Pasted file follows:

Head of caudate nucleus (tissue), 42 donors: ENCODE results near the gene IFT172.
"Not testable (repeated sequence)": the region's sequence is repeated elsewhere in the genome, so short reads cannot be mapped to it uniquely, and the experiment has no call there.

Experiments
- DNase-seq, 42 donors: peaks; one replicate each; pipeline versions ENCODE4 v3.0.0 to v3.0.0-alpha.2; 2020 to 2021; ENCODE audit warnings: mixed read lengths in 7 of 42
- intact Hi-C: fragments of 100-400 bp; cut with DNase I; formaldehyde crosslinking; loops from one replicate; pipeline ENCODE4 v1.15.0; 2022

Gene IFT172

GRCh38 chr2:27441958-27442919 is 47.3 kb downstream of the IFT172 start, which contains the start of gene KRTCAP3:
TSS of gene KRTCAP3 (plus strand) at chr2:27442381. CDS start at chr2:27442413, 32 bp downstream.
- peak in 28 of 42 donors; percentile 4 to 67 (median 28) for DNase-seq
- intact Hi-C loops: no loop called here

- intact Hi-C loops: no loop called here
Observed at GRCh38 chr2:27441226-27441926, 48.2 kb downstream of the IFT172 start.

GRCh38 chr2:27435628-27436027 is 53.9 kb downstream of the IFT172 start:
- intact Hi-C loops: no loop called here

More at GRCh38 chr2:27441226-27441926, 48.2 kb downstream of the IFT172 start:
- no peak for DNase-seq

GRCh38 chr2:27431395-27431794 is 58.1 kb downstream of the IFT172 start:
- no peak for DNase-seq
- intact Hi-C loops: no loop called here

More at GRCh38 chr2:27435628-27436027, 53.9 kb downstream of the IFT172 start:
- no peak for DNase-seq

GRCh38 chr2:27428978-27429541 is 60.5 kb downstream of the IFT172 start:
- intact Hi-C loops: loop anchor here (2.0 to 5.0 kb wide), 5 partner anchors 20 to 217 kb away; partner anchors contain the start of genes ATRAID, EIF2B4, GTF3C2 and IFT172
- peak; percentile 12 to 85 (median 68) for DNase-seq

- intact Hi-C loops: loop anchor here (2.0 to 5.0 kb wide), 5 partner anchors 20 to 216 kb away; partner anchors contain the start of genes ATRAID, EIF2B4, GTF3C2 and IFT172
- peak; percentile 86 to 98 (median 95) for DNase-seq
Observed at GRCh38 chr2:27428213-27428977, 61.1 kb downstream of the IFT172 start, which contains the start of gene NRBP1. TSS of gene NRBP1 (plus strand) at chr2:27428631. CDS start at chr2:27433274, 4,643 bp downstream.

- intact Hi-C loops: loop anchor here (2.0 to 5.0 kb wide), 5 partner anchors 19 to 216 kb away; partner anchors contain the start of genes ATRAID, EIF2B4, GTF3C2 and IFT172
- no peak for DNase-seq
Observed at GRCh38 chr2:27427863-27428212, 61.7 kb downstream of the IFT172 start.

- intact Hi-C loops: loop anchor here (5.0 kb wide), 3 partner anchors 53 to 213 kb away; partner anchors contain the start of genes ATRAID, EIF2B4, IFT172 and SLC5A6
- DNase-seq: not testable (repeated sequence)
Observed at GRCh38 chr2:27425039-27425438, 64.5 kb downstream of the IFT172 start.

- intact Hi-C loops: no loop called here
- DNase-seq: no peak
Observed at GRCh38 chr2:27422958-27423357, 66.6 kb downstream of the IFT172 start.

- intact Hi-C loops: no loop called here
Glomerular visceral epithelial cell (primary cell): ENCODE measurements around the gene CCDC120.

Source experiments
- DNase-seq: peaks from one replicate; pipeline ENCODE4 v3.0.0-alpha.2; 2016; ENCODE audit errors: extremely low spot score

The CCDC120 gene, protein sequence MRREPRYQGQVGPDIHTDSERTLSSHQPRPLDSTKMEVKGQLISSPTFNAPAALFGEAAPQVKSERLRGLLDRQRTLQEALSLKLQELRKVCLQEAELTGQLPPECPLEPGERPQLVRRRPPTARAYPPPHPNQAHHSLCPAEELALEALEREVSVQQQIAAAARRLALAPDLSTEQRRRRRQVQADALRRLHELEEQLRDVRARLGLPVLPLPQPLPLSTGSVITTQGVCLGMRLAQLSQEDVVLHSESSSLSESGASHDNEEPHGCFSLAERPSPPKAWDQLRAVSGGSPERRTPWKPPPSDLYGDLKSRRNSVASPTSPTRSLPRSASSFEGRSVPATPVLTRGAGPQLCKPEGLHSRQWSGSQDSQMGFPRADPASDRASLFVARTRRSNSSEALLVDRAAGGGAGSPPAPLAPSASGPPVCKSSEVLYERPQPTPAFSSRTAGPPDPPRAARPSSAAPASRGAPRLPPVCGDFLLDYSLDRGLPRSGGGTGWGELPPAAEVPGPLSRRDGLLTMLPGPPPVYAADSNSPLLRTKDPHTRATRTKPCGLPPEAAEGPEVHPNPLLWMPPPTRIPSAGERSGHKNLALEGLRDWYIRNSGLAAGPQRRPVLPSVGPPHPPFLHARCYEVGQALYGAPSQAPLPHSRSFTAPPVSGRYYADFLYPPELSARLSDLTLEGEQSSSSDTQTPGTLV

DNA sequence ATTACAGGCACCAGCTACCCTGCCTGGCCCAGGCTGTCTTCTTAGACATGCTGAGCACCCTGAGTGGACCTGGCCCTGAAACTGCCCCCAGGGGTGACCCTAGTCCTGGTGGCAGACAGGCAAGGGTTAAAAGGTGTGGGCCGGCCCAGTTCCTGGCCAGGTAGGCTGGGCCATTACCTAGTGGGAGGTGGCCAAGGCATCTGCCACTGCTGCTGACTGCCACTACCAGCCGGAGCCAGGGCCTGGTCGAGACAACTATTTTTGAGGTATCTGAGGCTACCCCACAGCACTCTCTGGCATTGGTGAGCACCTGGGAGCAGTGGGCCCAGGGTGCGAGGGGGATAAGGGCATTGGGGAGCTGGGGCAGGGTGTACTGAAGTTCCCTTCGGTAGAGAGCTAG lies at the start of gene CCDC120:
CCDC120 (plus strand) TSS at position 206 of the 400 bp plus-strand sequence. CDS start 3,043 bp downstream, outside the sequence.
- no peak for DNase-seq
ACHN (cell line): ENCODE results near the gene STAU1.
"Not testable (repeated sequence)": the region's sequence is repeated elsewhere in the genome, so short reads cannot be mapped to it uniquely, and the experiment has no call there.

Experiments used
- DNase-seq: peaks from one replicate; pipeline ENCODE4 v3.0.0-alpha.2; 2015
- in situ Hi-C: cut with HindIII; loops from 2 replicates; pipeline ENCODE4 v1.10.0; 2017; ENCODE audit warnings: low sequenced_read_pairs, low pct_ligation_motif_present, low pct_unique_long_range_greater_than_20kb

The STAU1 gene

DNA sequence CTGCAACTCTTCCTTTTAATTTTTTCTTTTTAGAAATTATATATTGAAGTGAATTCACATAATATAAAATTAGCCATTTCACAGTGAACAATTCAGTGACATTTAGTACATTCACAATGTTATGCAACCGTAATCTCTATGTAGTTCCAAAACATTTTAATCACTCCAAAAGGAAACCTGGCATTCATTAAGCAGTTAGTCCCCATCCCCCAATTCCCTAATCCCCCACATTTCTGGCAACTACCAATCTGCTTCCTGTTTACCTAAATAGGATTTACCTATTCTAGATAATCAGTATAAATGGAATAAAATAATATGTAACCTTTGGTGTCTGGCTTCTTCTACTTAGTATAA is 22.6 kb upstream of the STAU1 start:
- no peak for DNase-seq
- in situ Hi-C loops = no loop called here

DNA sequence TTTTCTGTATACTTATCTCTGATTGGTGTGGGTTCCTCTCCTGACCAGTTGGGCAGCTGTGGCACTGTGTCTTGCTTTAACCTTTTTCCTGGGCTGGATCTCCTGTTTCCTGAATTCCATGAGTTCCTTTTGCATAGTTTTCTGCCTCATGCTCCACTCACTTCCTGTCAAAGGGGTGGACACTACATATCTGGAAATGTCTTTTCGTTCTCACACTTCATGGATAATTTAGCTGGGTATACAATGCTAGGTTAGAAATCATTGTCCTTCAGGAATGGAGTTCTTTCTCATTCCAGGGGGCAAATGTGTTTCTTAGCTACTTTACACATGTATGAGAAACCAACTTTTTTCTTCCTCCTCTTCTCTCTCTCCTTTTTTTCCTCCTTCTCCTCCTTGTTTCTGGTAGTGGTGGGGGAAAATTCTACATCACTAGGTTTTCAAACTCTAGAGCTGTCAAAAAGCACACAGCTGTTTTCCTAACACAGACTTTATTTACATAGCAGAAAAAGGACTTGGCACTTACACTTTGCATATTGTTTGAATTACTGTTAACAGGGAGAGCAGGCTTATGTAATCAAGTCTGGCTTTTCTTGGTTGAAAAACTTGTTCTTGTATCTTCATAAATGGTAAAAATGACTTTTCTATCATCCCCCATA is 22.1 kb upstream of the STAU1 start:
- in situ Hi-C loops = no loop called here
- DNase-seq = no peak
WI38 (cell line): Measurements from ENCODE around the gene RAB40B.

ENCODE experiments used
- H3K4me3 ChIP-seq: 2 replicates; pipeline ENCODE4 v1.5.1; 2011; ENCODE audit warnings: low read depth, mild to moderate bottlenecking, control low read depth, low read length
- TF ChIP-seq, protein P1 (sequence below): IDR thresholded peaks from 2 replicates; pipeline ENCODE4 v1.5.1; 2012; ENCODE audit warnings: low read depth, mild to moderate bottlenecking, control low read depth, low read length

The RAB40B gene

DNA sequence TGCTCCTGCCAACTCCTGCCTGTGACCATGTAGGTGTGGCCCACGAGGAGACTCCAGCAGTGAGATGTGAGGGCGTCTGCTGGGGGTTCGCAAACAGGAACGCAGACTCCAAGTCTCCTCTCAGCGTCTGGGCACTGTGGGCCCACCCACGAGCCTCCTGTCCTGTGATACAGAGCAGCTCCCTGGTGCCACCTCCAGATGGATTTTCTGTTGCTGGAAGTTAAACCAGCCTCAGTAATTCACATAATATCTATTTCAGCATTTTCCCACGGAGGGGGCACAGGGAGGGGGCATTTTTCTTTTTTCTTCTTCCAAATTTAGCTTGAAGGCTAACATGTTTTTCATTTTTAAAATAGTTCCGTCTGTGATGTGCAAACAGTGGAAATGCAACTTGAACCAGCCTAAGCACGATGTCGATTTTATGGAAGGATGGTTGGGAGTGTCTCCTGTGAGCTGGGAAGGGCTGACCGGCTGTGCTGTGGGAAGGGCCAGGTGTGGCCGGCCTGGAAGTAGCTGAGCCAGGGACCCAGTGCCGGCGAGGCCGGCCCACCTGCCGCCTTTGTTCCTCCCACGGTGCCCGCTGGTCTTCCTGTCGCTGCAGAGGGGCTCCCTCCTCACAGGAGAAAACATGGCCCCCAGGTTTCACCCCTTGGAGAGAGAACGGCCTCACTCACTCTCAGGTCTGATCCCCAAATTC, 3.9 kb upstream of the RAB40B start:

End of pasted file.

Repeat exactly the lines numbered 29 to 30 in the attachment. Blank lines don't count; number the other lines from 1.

- no peak for DNase-seq
Observed at GRCh38 chr2:27427863-27428212, 61.7 kb downstream of the IFT172 start.